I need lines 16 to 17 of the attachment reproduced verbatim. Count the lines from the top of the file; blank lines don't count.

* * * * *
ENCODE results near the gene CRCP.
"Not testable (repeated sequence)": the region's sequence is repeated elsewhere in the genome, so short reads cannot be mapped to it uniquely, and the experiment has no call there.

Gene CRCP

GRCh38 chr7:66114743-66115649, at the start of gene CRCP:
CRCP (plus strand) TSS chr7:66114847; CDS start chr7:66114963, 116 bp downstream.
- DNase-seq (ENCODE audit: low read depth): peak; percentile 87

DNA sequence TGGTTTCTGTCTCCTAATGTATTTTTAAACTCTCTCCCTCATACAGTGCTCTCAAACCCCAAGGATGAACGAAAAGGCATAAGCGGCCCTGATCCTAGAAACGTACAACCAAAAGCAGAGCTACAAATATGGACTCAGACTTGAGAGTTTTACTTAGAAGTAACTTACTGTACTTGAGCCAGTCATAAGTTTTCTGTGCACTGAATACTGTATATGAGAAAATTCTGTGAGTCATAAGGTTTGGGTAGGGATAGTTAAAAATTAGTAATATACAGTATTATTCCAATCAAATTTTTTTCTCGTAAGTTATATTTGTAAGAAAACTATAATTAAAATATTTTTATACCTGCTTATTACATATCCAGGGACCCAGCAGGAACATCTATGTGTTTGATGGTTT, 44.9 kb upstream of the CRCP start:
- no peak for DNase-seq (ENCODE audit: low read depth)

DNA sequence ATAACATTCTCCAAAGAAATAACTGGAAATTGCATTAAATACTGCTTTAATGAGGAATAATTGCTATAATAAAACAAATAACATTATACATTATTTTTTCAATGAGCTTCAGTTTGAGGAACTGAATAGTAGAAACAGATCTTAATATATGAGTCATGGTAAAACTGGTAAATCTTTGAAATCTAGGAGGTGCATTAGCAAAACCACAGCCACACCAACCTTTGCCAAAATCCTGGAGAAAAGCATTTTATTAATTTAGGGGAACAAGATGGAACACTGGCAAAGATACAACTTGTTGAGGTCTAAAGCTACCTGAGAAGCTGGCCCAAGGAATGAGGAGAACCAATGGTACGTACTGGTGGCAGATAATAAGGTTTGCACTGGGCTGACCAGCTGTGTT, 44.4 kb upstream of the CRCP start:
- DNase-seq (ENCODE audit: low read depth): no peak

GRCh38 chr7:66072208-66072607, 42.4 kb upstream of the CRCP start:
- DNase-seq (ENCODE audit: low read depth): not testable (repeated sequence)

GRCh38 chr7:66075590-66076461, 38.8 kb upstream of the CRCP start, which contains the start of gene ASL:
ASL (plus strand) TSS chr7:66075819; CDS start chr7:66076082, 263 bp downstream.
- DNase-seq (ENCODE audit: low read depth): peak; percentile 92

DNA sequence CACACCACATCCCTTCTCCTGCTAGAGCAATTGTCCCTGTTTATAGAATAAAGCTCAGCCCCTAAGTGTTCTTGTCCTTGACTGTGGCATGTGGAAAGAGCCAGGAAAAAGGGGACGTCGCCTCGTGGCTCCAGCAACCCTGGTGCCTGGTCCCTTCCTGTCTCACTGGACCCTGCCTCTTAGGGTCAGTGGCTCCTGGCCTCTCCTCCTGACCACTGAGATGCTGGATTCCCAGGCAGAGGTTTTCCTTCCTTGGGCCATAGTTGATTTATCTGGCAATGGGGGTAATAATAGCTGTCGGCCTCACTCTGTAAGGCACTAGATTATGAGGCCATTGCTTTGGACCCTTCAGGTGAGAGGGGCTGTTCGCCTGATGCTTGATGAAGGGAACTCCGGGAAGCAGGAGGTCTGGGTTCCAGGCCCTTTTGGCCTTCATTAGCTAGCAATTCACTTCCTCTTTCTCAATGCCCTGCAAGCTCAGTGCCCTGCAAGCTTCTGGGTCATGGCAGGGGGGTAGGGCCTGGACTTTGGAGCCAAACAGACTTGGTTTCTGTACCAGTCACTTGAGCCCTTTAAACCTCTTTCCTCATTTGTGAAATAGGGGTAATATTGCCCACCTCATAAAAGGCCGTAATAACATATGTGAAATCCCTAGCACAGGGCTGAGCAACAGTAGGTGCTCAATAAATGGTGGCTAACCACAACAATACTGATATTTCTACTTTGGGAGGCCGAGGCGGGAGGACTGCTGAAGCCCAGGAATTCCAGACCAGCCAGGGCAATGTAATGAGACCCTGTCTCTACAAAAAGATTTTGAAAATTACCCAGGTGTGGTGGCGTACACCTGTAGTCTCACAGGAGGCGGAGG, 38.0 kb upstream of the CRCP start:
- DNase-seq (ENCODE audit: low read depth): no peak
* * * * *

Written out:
DNA sequence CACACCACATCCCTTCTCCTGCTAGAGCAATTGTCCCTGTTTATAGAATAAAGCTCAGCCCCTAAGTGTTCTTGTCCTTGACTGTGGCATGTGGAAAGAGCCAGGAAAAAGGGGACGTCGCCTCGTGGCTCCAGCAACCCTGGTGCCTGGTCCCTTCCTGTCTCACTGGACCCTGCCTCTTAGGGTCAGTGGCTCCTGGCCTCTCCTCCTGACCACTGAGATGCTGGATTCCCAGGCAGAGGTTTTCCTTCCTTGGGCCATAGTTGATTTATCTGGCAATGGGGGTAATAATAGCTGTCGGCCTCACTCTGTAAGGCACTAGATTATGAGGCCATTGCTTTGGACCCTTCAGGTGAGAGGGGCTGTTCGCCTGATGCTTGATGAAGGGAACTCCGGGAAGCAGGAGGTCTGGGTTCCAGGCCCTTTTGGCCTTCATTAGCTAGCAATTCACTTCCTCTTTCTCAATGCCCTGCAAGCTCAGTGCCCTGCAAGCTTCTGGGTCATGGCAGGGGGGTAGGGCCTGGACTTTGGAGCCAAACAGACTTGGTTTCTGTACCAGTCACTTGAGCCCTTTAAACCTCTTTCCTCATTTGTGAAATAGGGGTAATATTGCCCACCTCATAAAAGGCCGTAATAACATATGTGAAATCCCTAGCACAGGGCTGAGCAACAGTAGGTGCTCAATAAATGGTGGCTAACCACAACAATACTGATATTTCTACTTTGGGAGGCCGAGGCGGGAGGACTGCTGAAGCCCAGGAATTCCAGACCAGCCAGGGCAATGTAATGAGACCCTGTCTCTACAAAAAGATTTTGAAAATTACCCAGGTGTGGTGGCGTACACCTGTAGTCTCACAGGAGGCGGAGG, 38.0 kb upstream of the CRCP start:
- DNase-seq (ENCODE audit: low read depth): no peak